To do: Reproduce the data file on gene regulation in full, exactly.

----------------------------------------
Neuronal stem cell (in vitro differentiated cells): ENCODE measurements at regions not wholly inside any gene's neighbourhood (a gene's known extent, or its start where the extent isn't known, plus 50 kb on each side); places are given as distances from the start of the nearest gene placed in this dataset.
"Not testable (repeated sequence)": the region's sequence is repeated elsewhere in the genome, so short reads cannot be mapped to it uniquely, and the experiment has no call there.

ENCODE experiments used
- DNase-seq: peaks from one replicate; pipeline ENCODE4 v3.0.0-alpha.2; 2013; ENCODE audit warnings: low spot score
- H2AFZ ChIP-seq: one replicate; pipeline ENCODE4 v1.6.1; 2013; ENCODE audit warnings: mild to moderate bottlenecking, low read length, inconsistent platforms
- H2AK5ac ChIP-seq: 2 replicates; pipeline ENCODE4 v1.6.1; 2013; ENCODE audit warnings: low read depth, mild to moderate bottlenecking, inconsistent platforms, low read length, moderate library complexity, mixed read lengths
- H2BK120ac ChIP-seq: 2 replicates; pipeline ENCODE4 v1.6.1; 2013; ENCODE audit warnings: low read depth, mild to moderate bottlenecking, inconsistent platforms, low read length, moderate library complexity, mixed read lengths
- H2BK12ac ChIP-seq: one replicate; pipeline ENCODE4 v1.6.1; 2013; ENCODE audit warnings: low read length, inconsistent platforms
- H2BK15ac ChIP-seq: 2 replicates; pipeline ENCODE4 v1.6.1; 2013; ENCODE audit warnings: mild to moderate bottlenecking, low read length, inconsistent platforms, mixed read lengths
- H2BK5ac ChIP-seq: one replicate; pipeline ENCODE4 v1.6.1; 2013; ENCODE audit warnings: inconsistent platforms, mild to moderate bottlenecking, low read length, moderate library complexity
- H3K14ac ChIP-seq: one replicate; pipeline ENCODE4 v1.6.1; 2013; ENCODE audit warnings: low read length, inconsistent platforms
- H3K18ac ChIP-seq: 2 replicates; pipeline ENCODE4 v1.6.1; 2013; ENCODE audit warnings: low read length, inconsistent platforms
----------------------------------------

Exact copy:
Neuronal stem cell (in vitro differentiated cells): ENCODE measurements at regions not wholly inside any gene's neighbourhood (a gene's known extent, or its start where the extent isn't known, plus 50 kb on each side); places are given as distances from the start of the nearest gene placed in this dataset.
"Not testable (repeated sequence)": the region's sequence is repeated elsewhere in the genome, so short reads cannot be mapped to it uniquely, and the experiment has no call there.

ENCODE experiments used
- DNase-seq: peaks from one replicate; pipeline ENCODE4 v3.0.0-alpha.2; 2013; ENCODE audit warnings: low spot score
- H2AFZ ChIP-seq: one replicate; pipeline ENCODE4 v1.6.1; 2013; ENCODE audit warnings: mild to moderate bottlenecking, low read length, inconsistent platforms
- H2AK5ac ChIP-seq: 2 replicates; pipeline ENCODE4 v1.6.1; 2013; ENCODE audit warnings: low read depth, mild to moderate bottlenecking, inconsistent platforms, low read length, moderate library complexity, mixed read lengths
- H2BK120ac ChIP-seq: 2 replicates; pipeline ENCODE4 v1.6.1; 2013; ENCODE audit warnings: low read depth, mild to moderate bottlenecking, inconsistent platforms, low read length, moderate library complexity, mixed read lengths
- H2BK12ac ChIP-seq: one replicate; pipeline ENCODE4 v1.6.1; 2013; ENCODE audit warnings: low read length, inconsistent platforms
- H2BK15ac ChIP-seq: 2 replicates; pipeline ENCODE4 v1.6.1; 2013; ENCODE audit warnings: mild to moderate bottlenecking, low read length, inconsistent platforms, mixed read lengths
- H2BK5ac ChIP-seq: one replicate; pipeline ENCODE4 v1.6.1; 2013; ENCODE audit warnings: inconsistent platforms, mild to moderate bottlenecking, low read length, moderate library complexity
- H3K14ac ChIP-seq: one replicate; pipeline ENCODE4 v1.6.1; 2013; ENCODE audit warnings: low read length, inconsistent platforms
- H3K18ac ChIP-seq: 2 replicates; pipeline ENCODE4 v1.6.1; 2013; ENCODE audit warnings: low read length, inconsistent platforms